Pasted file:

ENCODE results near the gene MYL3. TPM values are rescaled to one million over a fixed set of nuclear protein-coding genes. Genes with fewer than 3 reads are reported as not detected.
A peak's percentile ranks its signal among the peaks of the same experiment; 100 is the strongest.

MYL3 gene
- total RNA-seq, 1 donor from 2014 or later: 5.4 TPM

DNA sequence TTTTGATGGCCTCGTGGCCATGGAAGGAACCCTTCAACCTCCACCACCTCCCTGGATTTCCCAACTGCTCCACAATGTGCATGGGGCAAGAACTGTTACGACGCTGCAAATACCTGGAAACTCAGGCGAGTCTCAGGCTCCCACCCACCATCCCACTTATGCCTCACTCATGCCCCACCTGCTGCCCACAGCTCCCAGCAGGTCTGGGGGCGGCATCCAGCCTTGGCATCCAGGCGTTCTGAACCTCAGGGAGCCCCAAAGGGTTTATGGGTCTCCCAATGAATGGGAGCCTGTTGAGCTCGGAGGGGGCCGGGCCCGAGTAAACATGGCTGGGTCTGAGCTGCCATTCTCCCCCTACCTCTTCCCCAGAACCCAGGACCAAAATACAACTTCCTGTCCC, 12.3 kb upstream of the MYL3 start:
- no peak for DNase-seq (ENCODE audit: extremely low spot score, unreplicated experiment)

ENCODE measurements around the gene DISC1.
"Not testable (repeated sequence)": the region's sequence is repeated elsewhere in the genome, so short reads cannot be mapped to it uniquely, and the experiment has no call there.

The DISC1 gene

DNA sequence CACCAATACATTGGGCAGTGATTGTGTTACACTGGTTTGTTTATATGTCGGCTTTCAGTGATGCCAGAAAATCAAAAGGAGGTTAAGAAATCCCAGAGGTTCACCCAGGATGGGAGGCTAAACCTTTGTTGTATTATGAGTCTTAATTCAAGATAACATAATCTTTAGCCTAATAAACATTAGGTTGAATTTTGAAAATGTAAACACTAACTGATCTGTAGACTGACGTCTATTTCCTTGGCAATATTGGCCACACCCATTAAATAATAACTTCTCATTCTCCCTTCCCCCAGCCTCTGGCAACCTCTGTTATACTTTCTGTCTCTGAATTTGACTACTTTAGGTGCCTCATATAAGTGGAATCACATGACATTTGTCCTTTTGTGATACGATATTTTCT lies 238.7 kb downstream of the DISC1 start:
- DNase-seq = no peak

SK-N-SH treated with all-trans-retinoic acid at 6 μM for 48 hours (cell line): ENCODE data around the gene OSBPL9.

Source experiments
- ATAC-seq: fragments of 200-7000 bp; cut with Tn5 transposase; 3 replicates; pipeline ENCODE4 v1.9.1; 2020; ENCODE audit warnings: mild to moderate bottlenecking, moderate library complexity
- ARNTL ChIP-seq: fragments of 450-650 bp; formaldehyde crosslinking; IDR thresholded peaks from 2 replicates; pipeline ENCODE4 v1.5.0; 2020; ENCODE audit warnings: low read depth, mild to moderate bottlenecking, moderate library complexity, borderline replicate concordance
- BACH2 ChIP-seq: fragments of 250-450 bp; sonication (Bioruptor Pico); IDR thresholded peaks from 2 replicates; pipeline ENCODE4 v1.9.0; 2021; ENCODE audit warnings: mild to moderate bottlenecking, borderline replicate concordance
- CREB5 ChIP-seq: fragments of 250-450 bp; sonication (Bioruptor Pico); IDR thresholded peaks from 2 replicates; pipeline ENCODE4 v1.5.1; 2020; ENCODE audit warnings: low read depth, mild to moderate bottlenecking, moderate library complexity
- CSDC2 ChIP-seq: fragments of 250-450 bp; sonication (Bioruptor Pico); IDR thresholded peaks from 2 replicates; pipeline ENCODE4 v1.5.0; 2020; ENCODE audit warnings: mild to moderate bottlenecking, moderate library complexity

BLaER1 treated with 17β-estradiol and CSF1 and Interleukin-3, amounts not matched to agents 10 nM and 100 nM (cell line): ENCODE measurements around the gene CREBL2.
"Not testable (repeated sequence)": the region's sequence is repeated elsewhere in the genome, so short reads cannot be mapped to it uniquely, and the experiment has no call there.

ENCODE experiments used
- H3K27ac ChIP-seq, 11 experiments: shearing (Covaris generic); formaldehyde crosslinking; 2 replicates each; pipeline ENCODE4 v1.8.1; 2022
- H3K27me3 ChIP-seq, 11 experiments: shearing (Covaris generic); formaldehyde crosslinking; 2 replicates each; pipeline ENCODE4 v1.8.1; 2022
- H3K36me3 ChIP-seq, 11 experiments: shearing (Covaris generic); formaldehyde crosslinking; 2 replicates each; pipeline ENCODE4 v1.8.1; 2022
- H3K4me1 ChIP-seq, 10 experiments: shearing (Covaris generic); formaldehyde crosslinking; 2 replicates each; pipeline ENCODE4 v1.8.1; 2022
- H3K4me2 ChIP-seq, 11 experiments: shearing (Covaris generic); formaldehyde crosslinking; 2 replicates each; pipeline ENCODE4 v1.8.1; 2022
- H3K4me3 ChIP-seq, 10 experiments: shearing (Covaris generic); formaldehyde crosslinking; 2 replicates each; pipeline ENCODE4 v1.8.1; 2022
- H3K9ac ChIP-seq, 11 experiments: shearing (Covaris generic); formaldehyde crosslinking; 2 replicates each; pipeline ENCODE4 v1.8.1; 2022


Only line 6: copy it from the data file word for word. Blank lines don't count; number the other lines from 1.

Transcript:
- no peak for DNase-seq (ENCODE audit: extremely low spot score, unreplicated experiment)